In their heavily self-biased opinion, if they want something, by rights it should be their's. So, nothing if not opportunistic, they take from public and private coffers alike whatever they think they can get away with. And given their grandiose sense of self, they're inclined to believe they can get away with most anything.
Exploiting their privileged position in such a manner hardly leaves them plagued with guilt. In general, guilt isn't an emotion they're prone to. How could they be if they feel entitled to the objects of their desire? In their minds their very ability to attain something must certainly mean it was merited."
Leon F. Seltzer
As I have remarked previously, we live in a time of the narcissists, both in our political and financial centers. And as always, they seem to attract those without a defined moral character who, in seeking substance for themselves, merely follow the most brazen and ostentatious figures that they can find, in the hope of obtaining some sense of identity and power for themselves.
This is what is at the core of 'identity politics.' This is exactly what Hannah Arendt meant by 'the banality of evil.'
Gold was soaring this morning on global fears and worse than expected US economic news, after showing some earlier strength in the London trade. Stocks were slumping badly.
However the tide was turned and the trading algorithms reversed gears and paper was driven higher, with gold coming well off of its breakout attempt having run up to a little over 1250. It finished out the day with only a modest gain to around 1230.
As befits a day driven by the fear of risk, gold was outpacing silver.
Nothing has changed, the fundamentals remain as poor as they have been. We have merely been treated to a 'wash and rinse' day, which is the hallmark of a market that has diverged badly from its proper place as a source of fruitful investment, and productive resource allocation.
As for gold and silver, since things continue to unfold, almost surprisingly in some matters, as one might have expected, I do not have many qualms about their ultimate performance as expected, although many things can happen depending on how arbitrary things may become.
A few people sent me a notice of a new scheme for placing one's precious metals with a firm that will pay you interest for them. And if you read what they have to say, it is obvious they will be lending that metal out to other uses, and will return it 'in kind' at some point in the future.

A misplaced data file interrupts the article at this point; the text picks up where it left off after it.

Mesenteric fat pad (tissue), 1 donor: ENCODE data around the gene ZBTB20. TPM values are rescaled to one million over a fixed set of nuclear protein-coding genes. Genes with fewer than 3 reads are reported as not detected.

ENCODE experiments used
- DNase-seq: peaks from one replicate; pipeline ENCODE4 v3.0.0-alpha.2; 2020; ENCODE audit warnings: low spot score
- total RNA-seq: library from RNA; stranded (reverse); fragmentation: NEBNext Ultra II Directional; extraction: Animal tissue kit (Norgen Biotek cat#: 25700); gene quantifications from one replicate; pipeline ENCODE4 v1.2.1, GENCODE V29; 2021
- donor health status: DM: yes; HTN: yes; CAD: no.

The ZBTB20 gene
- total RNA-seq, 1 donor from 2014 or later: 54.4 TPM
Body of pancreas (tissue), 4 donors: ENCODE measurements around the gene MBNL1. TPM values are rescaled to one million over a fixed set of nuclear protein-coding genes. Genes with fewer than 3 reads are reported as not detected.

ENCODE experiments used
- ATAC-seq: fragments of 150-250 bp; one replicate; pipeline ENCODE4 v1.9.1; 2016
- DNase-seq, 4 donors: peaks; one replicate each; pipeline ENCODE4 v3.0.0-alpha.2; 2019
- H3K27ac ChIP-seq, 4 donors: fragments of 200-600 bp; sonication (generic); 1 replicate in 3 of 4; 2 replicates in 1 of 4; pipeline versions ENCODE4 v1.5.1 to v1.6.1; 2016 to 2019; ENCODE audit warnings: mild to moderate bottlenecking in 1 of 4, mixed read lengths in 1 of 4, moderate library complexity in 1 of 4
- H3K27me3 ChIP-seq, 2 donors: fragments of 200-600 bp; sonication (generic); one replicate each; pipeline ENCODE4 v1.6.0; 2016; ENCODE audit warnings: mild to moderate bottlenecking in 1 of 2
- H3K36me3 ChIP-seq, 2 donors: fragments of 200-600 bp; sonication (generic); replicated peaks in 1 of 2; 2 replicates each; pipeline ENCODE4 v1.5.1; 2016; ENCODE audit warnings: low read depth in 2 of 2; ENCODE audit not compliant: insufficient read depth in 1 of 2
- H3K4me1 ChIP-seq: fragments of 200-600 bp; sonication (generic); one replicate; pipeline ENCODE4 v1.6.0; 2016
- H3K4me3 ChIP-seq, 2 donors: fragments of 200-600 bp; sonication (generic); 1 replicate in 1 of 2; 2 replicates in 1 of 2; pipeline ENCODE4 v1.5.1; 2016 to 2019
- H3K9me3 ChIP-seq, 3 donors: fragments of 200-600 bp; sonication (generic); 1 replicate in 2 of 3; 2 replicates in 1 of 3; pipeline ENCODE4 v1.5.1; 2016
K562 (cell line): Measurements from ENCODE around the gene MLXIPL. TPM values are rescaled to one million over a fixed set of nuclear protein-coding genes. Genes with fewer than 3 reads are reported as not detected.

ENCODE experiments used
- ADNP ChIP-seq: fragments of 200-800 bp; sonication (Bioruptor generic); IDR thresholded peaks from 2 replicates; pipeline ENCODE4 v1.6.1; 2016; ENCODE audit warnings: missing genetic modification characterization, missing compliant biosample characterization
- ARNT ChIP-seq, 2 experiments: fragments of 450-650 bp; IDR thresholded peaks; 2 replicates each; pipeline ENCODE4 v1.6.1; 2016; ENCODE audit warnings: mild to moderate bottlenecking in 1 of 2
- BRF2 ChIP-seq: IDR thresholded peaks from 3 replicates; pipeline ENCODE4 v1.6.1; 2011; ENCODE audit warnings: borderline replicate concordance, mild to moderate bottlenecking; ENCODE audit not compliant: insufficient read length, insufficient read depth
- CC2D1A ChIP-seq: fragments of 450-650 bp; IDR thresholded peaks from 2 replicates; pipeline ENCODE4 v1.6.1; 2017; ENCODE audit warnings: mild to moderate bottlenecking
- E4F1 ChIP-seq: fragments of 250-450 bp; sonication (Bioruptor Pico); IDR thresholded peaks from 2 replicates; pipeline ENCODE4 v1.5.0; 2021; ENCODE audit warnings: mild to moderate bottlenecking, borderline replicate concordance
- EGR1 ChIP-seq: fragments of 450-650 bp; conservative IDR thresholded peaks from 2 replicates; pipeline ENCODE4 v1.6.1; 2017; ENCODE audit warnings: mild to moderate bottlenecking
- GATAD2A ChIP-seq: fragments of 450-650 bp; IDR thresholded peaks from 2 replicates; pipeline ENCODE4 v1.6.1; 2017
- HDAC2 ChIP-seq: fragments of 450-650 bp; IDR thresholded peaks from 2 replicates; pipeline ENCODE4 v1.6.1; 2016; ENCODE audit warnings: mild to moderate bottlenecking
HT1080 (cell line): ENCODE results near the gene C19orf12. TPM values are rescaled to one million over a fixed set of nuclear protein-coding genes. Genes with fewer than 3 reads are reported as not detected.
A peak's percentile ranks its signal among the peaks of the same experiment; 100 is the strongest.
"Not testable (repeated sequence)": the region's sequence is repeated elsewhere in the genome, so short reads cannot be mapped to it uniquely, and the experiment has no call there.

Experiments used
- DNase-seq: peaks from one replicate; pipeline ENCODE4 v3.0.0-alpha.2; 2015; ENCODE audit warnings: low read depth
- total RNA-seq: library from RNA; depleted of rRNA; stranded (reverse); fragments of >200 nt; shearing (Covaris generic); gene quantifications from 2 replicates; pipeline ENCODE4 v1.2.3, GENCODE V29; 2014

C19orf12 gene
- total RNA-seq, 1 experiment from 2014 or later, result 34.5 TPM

Has all that I have said amounted to nothing? How can anyone possibly ask me if that is an arrangement which I would endorse for myself? I would have nothing to do with any of the bullion banks, and will shun all schemes with unallocated assets and the pooling of risks no matter how 'reputable' that organization may present itself.
Do you remember when Harvey Organ's son reportedly went to the vaults of Scotia bullion bank to see their own precious metal holdings, and found the vaults almost shockingly empty of all bullion, not just their own? It was a minor scandal at the time, dismissed by some as an understandable 'overreach for profits' and a 'lapse in management.' And we are sure this could not happen again elsewhere? Do we not recall the great abuses of trust still unpunished, such as MF Global?
As the reckoning approaches, what some have also called 'the Big Reset,' one must be prepared to cling firmly to those things that we value, both in the material and probably more importantly in the spiritual or ethical world.
And to diverge briefly to the secular world, one cannot serve goodness with violence, and derision, and hardness of words and acts, and expect to receive His merciful judgement. I ask you sincerely to remember these things, even if it becomes confusing and difficult. Don't worry too much about what others are doing, but rather look first to yourself and your own heart and conscience.
Have a pleasant evening.